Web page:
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Japanese Co. Develops Material Two-Times Harder and Faster-Curing Than Concrete

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Could it revolutionize building?

A Japanese company has developed a material that cures within one minute and has a tensile strength more than two times that of concrete. For cities affected by natural disaster, this "CO2 Structure" could help reconstruction happen faster.

Concrete usually takes 28 days to cure to its full strength. By blowing CO2 into silica, TIS Partners LTD was able to make the silica into a substance as hard as brick, as reported by DigInfo TV (via Gizmodo). TIS Partners President Norihide Imagawa said they then increased strength by adding epoxy or urethane.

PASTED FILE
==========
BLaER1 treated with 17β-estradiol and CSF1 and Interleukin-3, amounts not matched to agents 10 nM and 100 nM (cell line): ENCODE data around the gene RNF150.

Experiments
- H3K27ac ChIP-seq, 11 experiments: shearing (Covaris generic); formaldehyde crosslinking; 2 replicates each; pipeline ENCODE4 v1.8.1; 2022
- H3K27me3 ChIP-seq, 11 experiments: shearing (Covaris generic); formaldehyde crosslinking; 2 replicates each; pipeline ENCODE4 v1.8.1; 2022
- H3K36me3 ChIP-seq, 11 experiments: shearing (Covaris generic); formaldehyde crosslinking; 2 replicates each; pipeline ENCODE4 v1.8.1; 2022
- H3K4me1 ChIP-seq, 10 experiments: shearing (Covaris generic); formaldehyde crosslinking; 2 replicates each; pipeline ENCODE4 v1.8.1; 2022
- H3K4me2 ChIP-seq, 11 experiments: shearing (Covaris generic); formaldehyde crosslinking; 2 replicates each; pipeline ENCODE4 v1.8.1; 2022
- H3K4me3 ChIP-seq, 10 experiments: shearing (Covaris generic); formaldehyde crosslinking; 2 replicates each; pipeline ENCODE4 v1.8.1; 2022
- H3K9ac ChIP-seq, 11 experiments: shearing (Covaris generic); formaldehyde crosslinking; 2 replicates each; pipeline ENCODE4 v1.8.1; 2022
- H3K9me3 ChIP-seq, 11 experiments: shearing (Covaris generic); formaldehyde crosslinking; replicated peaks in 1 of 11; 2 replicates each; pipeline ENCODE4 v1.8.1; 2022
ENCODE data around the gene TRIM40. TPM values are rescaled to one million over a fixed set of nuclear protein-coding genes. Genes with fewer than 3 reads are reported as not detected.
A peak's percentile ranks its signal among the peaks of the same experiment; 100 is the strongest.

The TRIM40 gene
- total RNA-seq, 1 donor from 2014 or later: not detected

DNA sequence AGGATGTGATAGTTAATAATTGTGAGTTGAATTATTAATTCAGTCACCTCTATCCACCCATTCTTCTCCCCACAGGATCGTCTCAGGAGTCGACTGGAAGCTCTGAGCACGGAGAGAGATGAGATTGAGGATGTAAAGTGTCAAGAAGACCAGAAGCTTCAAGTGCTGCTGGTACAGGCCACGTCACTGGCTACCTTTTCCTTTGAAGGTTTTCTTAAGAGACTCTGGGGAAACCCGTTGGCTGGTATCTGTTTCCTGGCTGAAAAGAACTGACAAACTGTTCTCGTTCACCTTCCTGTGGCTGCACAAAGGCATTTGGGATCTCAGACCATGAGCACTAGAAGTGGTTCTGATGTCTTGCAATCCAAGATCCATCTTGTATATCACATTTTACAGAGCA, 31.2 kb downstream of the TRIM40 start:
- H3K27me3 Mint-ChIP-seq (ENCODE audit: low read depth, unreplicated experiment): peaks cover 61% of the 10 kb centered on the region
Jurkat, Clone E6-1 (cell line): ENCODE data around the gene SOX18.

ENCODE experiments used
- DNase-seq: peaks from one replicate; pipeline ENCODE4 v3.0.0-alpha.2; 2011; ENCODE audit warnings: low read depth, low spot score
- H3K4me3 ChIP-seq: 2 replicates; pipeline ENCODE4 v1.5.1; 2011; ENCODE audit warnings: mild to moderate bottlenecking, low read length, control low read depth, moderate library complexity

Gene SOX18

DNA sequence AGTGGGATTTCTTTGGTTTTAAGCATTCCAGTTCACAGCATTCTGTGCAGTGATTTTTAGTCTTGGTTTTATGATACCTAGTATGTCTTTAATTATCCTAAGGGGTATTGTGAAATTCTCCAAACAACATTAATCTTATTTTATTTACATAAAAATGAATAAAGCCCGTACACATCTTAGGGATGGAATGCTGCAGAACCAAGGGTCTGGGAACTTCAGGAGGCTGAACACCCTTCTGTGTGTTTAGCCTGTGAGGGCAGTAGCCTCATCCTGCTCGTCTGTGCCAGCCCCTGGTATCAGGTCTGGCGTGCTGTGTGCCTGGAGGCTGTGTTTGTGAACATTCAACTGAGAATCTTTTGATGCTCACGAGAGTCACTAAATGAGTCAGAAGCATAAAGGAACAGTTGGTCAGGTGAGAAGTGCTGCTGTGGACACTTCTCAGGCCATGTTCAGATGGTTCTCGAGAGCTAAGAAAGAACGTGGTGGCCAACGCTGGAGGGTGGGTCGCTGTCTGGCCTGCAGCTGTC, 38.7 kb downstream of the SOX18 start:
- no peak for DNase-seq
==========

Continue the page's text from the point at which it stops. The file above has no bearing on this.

See how CO2 Structure is made in this video (video will begin after an ad):

With a building life of about 50 years, TIS Partners suggests CO2 Structure be used to reinforce existing buildings, in addition to as a quick restoration material. The company plans to show it's first model of CO2 Structure as a double dome large enough to hold 125 people at the UIA World Congress at the Tokyo International Forum September 25.

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